McCollum v. Shelter Mutual Insurance Company

Filing 36

ORDER granting 28 Motion for Attorney Fees, in favor of Jim W. McCollum against Shelter Mutual Insurance Company. Judgment will be entered accordingly. Signed by Honorable P. K. Holmes, III on April 11, 2013. (jas)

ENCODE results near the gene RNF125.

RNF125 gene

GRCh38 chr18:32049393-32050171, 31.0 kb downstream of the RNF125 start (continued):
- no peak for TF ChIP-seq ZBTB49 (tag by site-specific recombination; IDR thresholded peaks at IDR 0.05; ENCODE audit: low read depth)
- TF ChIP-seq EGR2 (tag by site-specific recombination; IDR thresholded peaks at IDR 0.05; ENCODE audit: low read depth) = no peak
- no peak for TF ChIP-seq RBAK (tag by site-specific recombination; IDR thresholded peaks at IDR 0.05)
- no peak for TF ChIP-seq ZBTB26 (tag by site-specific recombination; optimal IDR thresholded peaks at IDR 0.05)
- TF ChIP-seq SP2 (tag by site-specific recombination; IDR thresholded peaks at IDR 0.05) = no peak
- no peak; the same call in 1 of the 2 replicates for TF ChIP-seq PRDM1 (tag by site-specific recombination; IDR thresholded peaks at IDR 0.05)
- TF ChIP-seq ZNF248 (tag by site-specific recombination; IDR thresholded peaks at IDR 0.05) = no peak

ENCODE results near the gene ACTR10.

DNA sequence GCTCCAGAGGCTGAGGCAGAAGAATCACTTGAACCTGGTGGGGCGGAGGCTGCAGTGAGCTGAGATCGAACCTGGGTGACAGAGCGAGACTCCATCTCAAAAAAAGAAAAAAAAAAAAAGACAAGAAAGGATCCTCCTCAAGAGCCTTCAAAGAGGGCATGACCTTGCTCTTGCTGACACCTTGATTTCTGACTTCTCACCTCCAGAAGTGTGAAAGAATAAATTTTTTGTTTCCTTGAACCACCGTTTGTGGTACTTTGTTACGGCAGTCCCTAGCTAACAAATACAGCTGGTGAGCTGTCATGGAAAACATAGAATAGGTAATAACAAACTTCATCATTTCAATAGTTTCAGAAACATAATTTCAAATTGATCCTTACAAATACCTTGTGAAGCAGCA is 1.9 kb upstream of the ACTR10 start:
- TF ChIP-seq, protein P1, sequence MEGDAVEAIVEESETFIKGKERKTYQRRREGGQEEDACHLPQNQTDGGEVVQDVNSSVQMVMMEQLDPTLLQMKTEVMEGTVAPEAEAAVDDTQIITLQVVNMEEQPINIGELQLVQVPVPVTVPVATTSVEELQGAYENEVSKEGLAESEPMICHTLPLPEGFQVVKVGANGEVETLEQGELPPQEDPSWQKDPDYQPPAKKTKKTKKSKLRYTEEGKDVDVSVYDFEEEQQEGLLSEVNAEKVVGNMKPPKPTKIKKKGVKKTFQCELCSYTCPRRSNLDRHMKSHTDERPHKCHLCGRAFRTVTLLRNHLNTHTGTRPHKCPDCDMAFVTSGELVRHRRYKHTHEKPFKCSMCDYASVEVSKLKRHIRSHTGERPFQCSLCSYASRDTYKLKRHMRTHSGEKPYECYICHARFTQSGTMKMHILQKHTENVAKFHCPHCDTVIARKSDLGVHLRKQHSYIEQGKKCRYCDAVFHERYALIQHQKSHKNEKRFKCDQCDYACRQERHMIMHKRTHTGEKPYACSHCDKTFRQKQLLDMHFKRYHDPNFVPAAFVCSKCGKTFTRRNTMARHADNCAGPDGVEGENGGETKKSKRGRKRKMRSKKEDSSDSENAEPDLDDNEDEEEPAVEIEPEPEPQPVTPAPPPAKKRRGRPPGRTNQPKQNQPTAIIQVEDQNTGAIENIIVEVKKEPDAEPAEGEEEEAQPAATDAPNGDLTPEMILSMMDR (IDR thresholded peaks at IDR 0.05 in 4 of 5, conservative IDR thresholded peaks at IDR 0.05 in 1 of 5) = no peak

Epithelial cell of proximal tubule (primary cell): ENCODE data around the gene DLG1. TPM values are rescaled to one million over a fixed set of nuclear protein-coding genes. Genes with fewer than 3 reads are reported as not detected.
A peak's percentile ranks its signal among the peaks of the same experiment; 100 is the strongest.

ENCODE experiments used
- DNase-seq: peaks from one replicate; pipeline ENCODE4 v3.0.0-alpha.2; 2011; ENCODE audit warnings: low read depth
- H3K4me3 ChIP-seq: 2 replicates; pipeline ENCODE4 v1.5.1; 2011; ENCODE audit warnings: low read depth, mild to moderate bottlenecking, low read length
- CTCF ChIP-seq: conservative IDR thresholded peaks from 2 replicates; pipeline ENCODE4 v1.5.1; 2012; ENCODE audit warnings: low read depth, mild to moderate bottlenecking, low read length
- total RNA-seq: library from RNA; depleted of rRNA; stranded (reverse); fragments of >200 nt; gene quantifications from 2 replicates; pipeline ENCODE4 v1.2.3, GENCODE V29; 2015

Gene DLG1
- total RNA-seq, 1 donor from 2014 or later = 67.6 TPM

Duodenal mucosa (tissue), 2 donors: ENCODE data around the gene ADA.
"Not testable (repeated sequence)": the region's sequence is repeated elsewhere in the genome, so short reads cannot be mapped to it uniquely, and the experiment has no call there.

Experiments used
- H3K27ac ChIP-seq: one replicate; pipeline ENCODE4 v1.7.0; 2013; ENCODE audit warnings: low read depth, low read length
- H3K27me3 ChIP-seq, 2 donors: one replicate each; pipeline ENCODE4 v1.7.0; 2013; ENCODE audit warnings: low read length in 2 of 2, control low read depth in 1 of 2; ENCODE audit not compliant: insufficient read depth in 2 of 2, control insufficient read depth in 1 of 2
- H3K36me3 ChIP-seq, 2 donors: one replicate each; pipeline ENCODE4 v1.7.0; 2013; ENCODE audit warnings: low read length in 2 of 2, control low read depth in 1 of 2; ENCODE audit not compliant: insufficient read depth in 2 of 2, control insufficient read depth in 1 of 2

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IN THE UNITED STATES DISTRICT COURT WESTERN DISTRICT OF ARKANSAS FORT SMITH DIVISION JIM W. MCCOLLUM v. PLAINTIFF Case No. 2:12-CV-02034 SHELTER MUTUAL INSURANCE COMPANY DEFENDANT ORDER Currently before the Court is Plaintiff Jim W. McCollum’s Motion for Attorneys’ Fees (Doc. 28) and Defendant Shelter Mutual Insurance Company’s (“Shelter”) Response and supporting brief (Docs. 29-30). On March 20, 2013, the Court entered an Order directing the parties to provide further briefing on the issue of attorneys’ fees. That same day, a motion hearing was set for April 9, 2013. The parties’ counsel (as well as Mr. McCollum) appeared at the hearing and were afforded the opportunity to present their arguments regarding the pending Motion. The jury trial of this matter began on February 11, 2013. At the completion of the two-day trial, the jury found in favor of Mr. McCollum on his claims. By agreement of the parties, the jury did not consider what damages were to be awarded to Plaintiff, Mr. McCollum. Rather, the parties agreed that the Court would determine the amount of any damages to be awarded. The parties agree that Mr. McCollum’s property was a total loss and that he is entitled to receive the policy limits of the Dwelling Insurance Policy issued to him by Shelter (“the Policy”) of $100,700.00 for the dwelling and $10,000 for personal property. The parties further agree that Shelter is entitled to a credit or set-off in the amount it paid to the mortgagee listed in the Policy of $55,256.44. Finally, the parties also agree that an award of a 12% statutory penalty pursuant to A.C.A. § 23-79-208(a)(1) and an award of 6% prejudgment interest is Page 1 of 13 appropriate in this case. The parties disagree, however, as to whether that set-off should be awarded prior to or subsequent to the assessment of the statutory penalty and prejudgment interest. Although Shelter did not dispute Mr. McCollum’s request for costs in its briefs, Shelter took the position at the hearing that Mr. McCollum should not be awarded any costs incurred related to payment of his expert witness. Finally, although the parties agree that an award of attorneys’ fees is appropriate in this case, they disagree as to the amount that should be awarded. The Court will take up each of the various points of contention in turn. I. Statutory Penalty The Court finds the 12% statutory penalty should be calculated based on the full amount of the loss, prior to application of the set-off. The full amount of the loss was in controversy up until the jury delivered its verdict in favor of Mr. McCollum. Any payment to the mortgagee pursuant to the Policy was not made for Mr. McCollum’s benefit, but rather was a fulfillment by Shelter of its separate obligations to the mortgagee under the Policy and, as intended by the terms of the Policy, a means by which Shelter could gain an assignment of the mortgage encumbering Mr. McCollum’s property. Even now, Mr. McCollum’s property is encumbered by that mortgage. Shelter undoubtedly wished to leave open the window of opportunity, in the event that it prevailed in this litigation, to either collect on the mortgage from Mr. McCollum or, in the event of a default, pursue any avenues available under the mortgage to recover funds from the value of the property. So, although Shelter made a payment to the mortgagee under the Policy, and Shelter argues that such payment was timely, the Court finds that the nature of the payment was such that it did not protect Shelter from imposition of the statutory penalty provided for under Arkansas law; specifically, the payment was not made for the benefit of the insured, but rather, was made subject to terms that left Page 2 of 13 Mr. McCollum’s property encumbered as well as left him open to future claims by Shelter against either him personally and/or his property. Section 9(e) of the Policy provides “[i]f [Shelter] has no obligation to pay you [Mr. McCollum] on a claim made under this policy, we will pay any mortgagee . . . if that person assists us in becoming either the owner of the right to receive your payment, or the subrogee of his, her, or its right to receive your payment . . .” Shelter determined that it did not have an obligation to pay Mr. McCollum for the fire loss to his dwelling. Mr. McCollum maintained that Shelter did have an obligation to pay and, in the face of Shelter’s refusal, was forced to bring his claims before this Court. Ultimately, the jury determined that Shelter was wrong, and that Shelter did have an obligation to pay Mr. McCollum. In light of the jury’s finding, Shelter’s payment to the mortgagee pursuant to provision 9(e) of the Policy was in error. Rather, Shelter should have paid the mortgagee in the amount of its insurable interest without reservation and not subject to any terms detrimental to Mr. McCollum’s interest. The relevant terms of the Policy in this case are not materially different from the terms of the policy in Warren v. State Farm Fire and Cas. Co., a case in which the defendant insurance company was represented by the same defense firm involved in this case and in which the plaintiff similarly prevailed on her lawsuit to collect payment from the insurance company after a fire destroyed her home. 2007 U.S. Dist. LEXIS 21545 (E.D. Ark. Mar. 26, 2007).1 As in this case, the insurance 1 Shelter cites to this case in its brief filed March 1, 2013 for a couple of propositions: (1) that the equitable doctrine against double recovery applies to the issue of set-off, and (2) that the statutory penalty provided for by Ark. Code Ann. § 23-79-208 is directed against unwarranted delaying tactics of insurers. (Doc. 30, pp. 3-4). It does not appear that Mr. McCollum, in this case, would take issue with either of those propositions, nor does the Court. Those statements were made in Warren in the context of (1) determining whether set-off was appropriate at all and (2) determining whether the plaintiff should be allowed to amend her complaint so that she might be Page 3 of 13 company in Warren was entitled to a set-off for payment made to the plaintiff’s mortgagee; the mortgagee was paid shortly after the mortgagee made demand by a proof of loss;2 pursuant to the policy at issue, the insurance company retained either a subrogation interest to all rights of the mortgagee under the mortgage or an assignment of the mortgage; the insurance company maintained throughout trial that no payment was owed to the plaintiff under the Policy; and the jury found in favor of the plaintiff. Id. The Court recognizes that it does not appear that the parties in Warren made any argument as to whether the statutory penalty should apply to the full amount of the loss or, rather, should be limited in application to the amount of loss after set-off. Rather, the focus of the dispute in that case was whether the plaintiff could be considered to have recovered the full amount of the loss, without accounting for the set-off, in order to calculate whether the plaintiff had recovered within 20% of the amount sought and was therefore entitled to receive any statutory penalty. See A.C.A. § 23-79208(d)(1) (“Recovery of less than the amount demanded by the person entitled to recovery under the able to recover a statutory penalty by establishing that she had recovered within 20% of her request. Neither of those issues are in dispute in this case. Mr. McCollum agrees that Shelter is entitled to a set-off. Further, the parties agree that Mr. McCollum is entitled to the Policy limits on his damages. This is not a case where Mr. McCollum was in the wrong by demanding an excessive amount, prompting the insurance company to resist payment. Rather, Shelter maintained throughout trial that it had no liability to Mr. McCollum on the Policy, regardless of the amount claimed. Shelter did not cite Warren for the proposition that the Court finds most relevant to this case (and adverse to Shelter’s interests), which is that the statutory penalty should be paid on the full amount of the loss. 2 In fact, the mortgagee in Warren was paid within 14 days of making demand by proof of loss. 2007 U.S. Dist. LEXIS 21545 at *26. In the instant matter, the mortgagee was issued a check approximately two months after demanding payment. The first check, however, was not cashed by the mortgagee for reasons unknown to the Court. Shelter issued a new check, which was eventually redeemed in December of 2012. The Court makes no finding as to whether such timing would otherwise have been reasonable under circumstances different from the instant case. Page 4 of 13 policy shall not defeat the right to the twelve percent (12%) damages . . . if the amount recovered for the loss is within twenty percent (20%) of the amount demanded or which is sought in the suit.”). Although the reason behind the respective arguments in Warren and in the instant matter are different, the outcome sought is essentially the same—a court determination that the plaintiff’s recovery in each case does not include the amount designated for set-off. Here, Shelter does not argue that Mr. McCollum did not recover within 20% of the amount he sought. However, Shelter does argue that, for purposes of applying the statutory penalty and prejudgment interest, Mr. McCollum’s recovery should essentially be limited to the amount he will receive individually under the Policy. The Court agrees with the reasoning of Judge Eisele in Warren, that “although Defendant eventually paid the mortgage under the policy, the Plaintiff was not at that point relieved of the mortgage obligation.” 2007 U.S. Dist. LEXIS 21545 at *27. Under the Policy, “during the pendency of the litigation, Plaintiff’s obligations were never completely eliminated, but simply shifted from one creditor to another.” Id. at *29. Mr. McCollum has yet to receive the full benefit of his Policy, and will not receive the full benefit until Shelter releases any interest it now holds in the mortgage. The jury in this case found that Mr. McCollum was entitled to receive payment from Shelter on his claim. The parties have agreed that Mr. McCollum sustained a loss in an amount reaching the policy limits. Shelter’s payment to the mortgagee, encumbered as it was with terms and conditions, cannot be deemed to have been made in satisfaction of Mr. McCollum’s valid claim. The Court, therefore, cannot find that Shelter’s payment to the mortgagee was a timely and proper payment for purposes of Ark. Code Ann. § 23-79-208. Page 5 of 13 Arkansas state law is clear that the statutory penalty is intended to benefit the holder of the insurance policy. A.C.A. § 23-79-208 (insurance company “liable to pay the holder of the policy . . . twelve percent (12%) damages . . .”); Farm Bureau Mut. Ins. Co. of Arkansas, Inc. v. Foote, 341 Ark. 105, 124 (2000) (holding that statutory penalty is payable to the insured regardless of whether the late payment is made to the insured or another loss payee) (citing Farmers Mut. Ins. Co. v. Lane, 278 Ark. 53 (1982)). The Court finds, therefore, that the 12% statutory penalty is to be applied to the full amount of the loss of $110,700 for a total penalty award of $13,284.00, with that amount to be made a part of the judgment awarded to Mr. McCollum. II. Prejudgment Interest Mr. McCollum is entitled to an award of prejudgment interest in this case, as his damages were “definitely ascertainable by mathematical computation.” Ozarks Unlimited Resources Coop., Inc. v. Daniels, 333 Ark. 214, 224 (1998). The Court awards prejudgment interest to compensate a party for recoverable damages wrongfully withheld from the time of loss until entry of judgment. Id. The parties have agreed that the time of loss in this case is July 2011 and that the applicable interest rate is six percent (6%). Ark. Const. Art. 19 § 13(d)(i) (“The rate of interest for contracts in which no rate of interest is agreed upon shall be six percent (6%) per annum.”). It appears to the Court that Mr. McCollum would never have collected interest on the amount to be paid to the mortgagee under the Policy, regardless of whether the mortgagee was paid outright or whether Shelter gained a subrogation interest or assignment. The Court finds, therefore, that compensation to Mr. McCollum for interest lost on any amount paid by Shelter to the mortgagee is not necessary. Mr. McCollum should receive prejudgment interest only on the net judgment award (not including attorneys’ fees or the statutory penalty). Page 6 of 13 The Court calculates the prejudgment interest from July 31, 2011,3 at a rate of 6%, on the amount of $55,443.56.4 Based on those figures, the Court calculates that Mr. McCollum is entitled to an award of prejudgment interest in the amount of $5,650.69. III. Costs Although Shelter did not object to Mr. McCollum’s request for costs in the two rounds of briefing on this issue, at the hearing, counsel for Shelter argued that, under Arkansas law, expert witness fees are not recoverable as costs against the losing party. Federal law, however, generally “control[s] the reimbursement of expert witnesses in federal courts sitting in diversity jurisdiction.” Aceves v. Allstate Ins. Co., 68 F.3d 1160, 1168 (9th Cir. 1995) (stating that its holding was in accord with, and citing to, decisions in the 10th, 11th, and 1st Circuits). Nothing about this case suggests to the Court that the cost requests by Mr. McCollum are made pursuant to a more substantive provision of Arkansas law that might override the applicability of federal procedural law regarding costs. Under federal law, expert witness fees must be calculated by reference to the fees and expenses authorized for ordinary witnesses pursuant to 28 U.S.C. § 1821 and § 1920. Mo. Dep’t of Elem. & Secondary Educ. v. Springfield R-12, 258 F.3d 992, 1002 (8th Cir. 2003). Title 28 U.S.C. 3 The parties agree that prejudgment interest should begin to accrue in July 2011, but do not provide a date certain. The date of the fire that destroyed Mr. McCollum’s house was May 20, 2011. The Court has been unable to find, upon review of the record, a date certain for when Mr. McCollum submitted his claim to shelter (although presumably it was shortly thereafter). Accounting for some time for Mr. McCollum to file his claim, and in the absence of a date certain provided by the parties, the Court finds July 31, 2011, to be a reasonable starting point for calculating the accrual of prejudgment interest. 4 This amount represents the combined Policy limits for real and personal property ($110,700) minus the amount Shelter paid to the mortgagee for which it is to receive a credit on the judgment ($55,256.44). Page 7 of 13 § 1920(3) provides for taxation of witness fees as costs, and 28 U.S.C. § 1821(b) limits witness fees to a $40 per fee for each day’s attendance as well as an attendance fee for the time spent traveling to and from the place of appearance. The trial in this case lasted two days. Allowing for Mr. McCollum’s expert’s attendance during both days, as well as a fee for his travel to and from the courthouse, the Court finds that it is constrained to awarding $160 in costs to Mr. McCollum for his expert witness fees. Shelter has not objected to Mr. McCollum’s other two cost items totaling $365. The Court finds, therefore, that Mr. McCollum is entitled to an award of costs in the total amount of $525.00. IV. Attorneys’ Fees In their initial submissions to the Court, the parties appeared to agree that the Court should award Mr. McCollum his attorneys’ fees based on the contingency fee contract Mr. McCollum had with his counsel.5 As noted by the Court in its previous Order (Doc. 31), however, the proper method for calculating attorneys’ fees is through consideration of certain recognized factors set forth in Chrisco v. Sun Indus., Inc., 304 Ark. 227 (1990). While there is no fixed formula in determining the computation of attorneys’ fees, courts should be guided by factors that may include the following: (1) the experience and ability of the attorneys, (2) the time and labor required to perform the legal service properly, (3) the amount involved in the case and the results obtained, (4) the 5 The parties continued to cling somewhat to that argument in their subsequent briefs to the Court and at the hearing. Mr. McCollum’s counsel did, however, put forward argument pursuant to the relevant factors. Shelter’s counsel simply recognized that Mr. McCollum was entitled to some attorneys’ fees and reiterated Shelter’s position that a fee amount of around 40% of Mr. McCollum’s recovery (not including the set-off amount) would be reasonable. Shelter’s counsel also argued that $15,000 in attorneys’ fees seemed to them to be a fair offer, although the Court notes that 40% of Mr. McCollum’s recovery minus set-off (and not accounting for penalty or interest) is $22,177.34. Page 8 of 13 novelty and difficulty of the issues involved, (5) the fee customarily charged in the locality for similar services, (6) whether the fee is fixed or contingent, (7) the time limitations imposed upon the client or by the circumstances, and (8) the likelihood, if apparent to the client, that the acceptance of the particular employment will preclude other employment by the lawyer. 304 Ark. at 229-30. Therefore, while the contingent nature of the fee arrangement with a client should be a part of the Court’s analysis, a lawyer’s contract with a client cannot be dispositive of the attorneys’ fees analysis. See Southall v. Farm Bureau Mutual Ins. Co. of Arkansas, Inc., 283 Ark. 335 (1984) (“Automatic acceptance of a lawyer’s contract with a client would be an abdication of [the Court’s] duty to supervise the conduct of the bar and do justice to the losing as well as to the winning side”). At the outset, the Court notes that this is not a traditional contingency fee situation in which a plaintiff’s attorney seeks to deduct his or her fee directly from an award to the plaintiff. Rather, in this case, Mr. McCollum’s attorneys are requesting the Court to award statutory attorneys’ fees to be paid by Shelter. Shelter was not a party to the contract between Mr. McCollum and any of his attorneys and, therefore, they are not bound by any such contract. Nor is the Court bound by the contract in determining the amount of fees that should be paid by Shelter in compliance with Ark. Code Ann. § 23-79-208(a)(1). Whether, and in what manner, Mr. McCollum’s counsel plans to collect any fee from Mr. McCollum under a contingency fee contract has no bearing on the Court’s calculation of statutory attorneys’ fees in this case apart from taking into account the contingency nature of the arrangement generally. The Court must, however, consider the percentage agreed to in determining whether an award of attorneys’ fees must be capped. A statutory fee awarded pursuant to Ark. Code Ann. § 23-79-208(a)(1) “is not the property of the attorney; instead, it is indemnity to the litigant. Thus, the fee awarded should not exceed the amount that the client is Page 9 of 13 responsible for paying, otherwise the statute would be susceptible to abuse. The purpose of the statute is not to provide a windfall to attorneys, rather, it is to permit the insured to obtain competent representation.” Phelps v. United States Life Credit Life Ins. Co., 340 Ark. 439, 443 (2000). Mr. McCollum’s attorneys submitted an estimate6 of 113.5 hours spent on this case by Mr. Ray Hodnett, with a notation stating that such calculation does not include hours for co-counsel Ms. Carrie Jernigan. Mr. McCollum’s attorneys assert that Ms. Jernigan spent a comparable amount of time on the case. The time estimated by Mr. Hodnett appears reasonable to the Court. Ms. Jernigan was present for the entire trial and participated in the litigation of this case, and Mr. Hodnett argued at the hearing that Ms. Jernigan spent as much time on the case as he did. The Court finds it reasonable to estimate that Ms. Jernigan spent a comparable amount of time on the case, and finds that a total of 227 hours spent preparing this case represents a reasonable amount of time expended to properly perform the legal services required, especially considering the nature of the case. While the legal issues involved in this case were not novel, the case was heavily factintensive and required exhaustive exploration and investigation of the circumstances surrounding the fire. Mr. McCollum and his attorneys were facing an insurance company with substantially more resources than Mr. McCollum. The case involved the denial of an insurance claim based on Shelter’s determination that Mr. McCollum set fire to his own house. Mr. McCollum was, therefore, faced with the challenge of proving a negative to the jury—that he did not set fire to his house—and 6 Mr. McCollum’s attorneys admittedly did not keep detailed billing statements in this case, citing to the fact that the case was taken on a contingency fee basis, which is a common practice in this area in cases of this nature. It is understandable that a plaintiff’s attorney litigating in the hopes of successfully obtaining a contingency fee would not bill hours in the same way as defense lawyers getting paid by the hour or a plaintiff’s attorney billing against a retainer. The estimate submitted in this case appears to have been thoughtfully prepared and not an attempt to inflate time to take advantage of the opportunity to prepare a bill subsequent to services rendered. Page 10 of 13 finding a way to discredit the insurance company’s expert. Mr. McCollum also had to invest in his own expert, at a cost of $4,716.94, and present that testimony at trial. Mr. McCollum had to scour his personal and business financial records to refute Shelter’s claim that he was motivated to burn his own house for financial reasons. Mr. McCollum also had to delve into child support records and personal issues stemming from a divorce that occurred some years ago. His character and morality were called into question by Shelter, and Mr. McCollum was forced to defend himself before a jury. This case involved an amount in controversy of $110,700 under the Policy. While that amount may not seem large to some, it is not insignificant. Mr. McCollum’s attorneys were successful in garnering a verdict in their client’s favor in a case that was aggressively litigated by Shelter. The Court finds that both attorneys are experienced and have performed their duties capably in this case. The undersigned is familiar with the rates generally charged by attorneys in the local area, and finds that a rate of $200 per hour is reasonable for attorneys with the experience and ability of Mr. Hodnett and Ms. Jernigan. Multiplying 227 hours by a rate of $200 per hour results in a lodestar amount of $45,400. The Court finds that this amount should be adjusted upwards to account for the risk assumed by Mr. Hodnett and Ms. Jernigan in taking this case on a contingency basis. Both attorneys invested significant time and resources in this case in litigating on behalf of Mr. McCollum, without any guarantee that their efforts would be rewarded. Plaintiffs’ attorneys should be encouraged to take on the causes of those persons, such as Mr. McCollum, who are not able to afford a hefty retainer but who nevertheless should not be denied access to the remedies available via the justice system. The Court further finds that the remaining Chrisco factors—the time limitations imposed upon the Page 11 of 13 client or by the circumstances, and the likelihood, if apparent to the client, that the acceptance of the particular employment will preclude other employment by the lawyer—do not weigh heavily in the balance in this case, in which the Court is considering fees to be paid by Shelter and not by Mr. Hodnett and Ms. Jernigan’s client. However, the Court will note that Mr. McCollum appears to have been highly involved in assisting his counsel in preparing and litigating this case. Having considered the factors relevant to an award of statutory attorneys’ fees in this case, the Court finds that Mr. McCollum should be awarded his attorneys’ fees in the amount of $51,853. This award represents a reasonable amount based on the time spent by Mr. Hodnett and Ms. Jernigan on this case multiplied by a customary rate, with adjustments made in consideration of the other Chrisco factors, particularly considering the contingency nature of the arrangement between Mr. McCollum and his counsel. The Court notes that the amount of attorneys’ fees awarded also represents 40 percent of the amount awarded in damages, statutory penalty, and prejudgment interest in this case, which means that Shelter will not be forced to pay an amount in excess of that needed to indemnify Mr. McCollum for payment of his attorneys in this case. V. Other Post-judgment interest will accrue at the prevailing legal rate of 0.13% per annum from the date of entry of judgment until paid. See 28 U.S.C. § 1961; Mobil Exploration & Producing North America, Inc. v. Graham Royalty Ltd, 910 F.2d 504, 509 (8th Cir. 1990) (in actions based on diversity of citizenship, post-judgment interest rate is determined according to 28 U.S.C. § 1961 and not Ark. Code Ann. § 16-65-114). VI. Conclusion Page 12 of 13 IT IS THEREFORE ORDERED that Mr. McCollum’s Motion for Attorneys Fees (Doc. 28) is GRANTED as set forth above. Judgment will be entered accordingly. IT IS SO ORDERED this 11th day of April, 2013. /s/P. K. Holmes, III P.K. HOLMES, III CHIEF U.S. DISTRICT JUDGE Page 13 of 13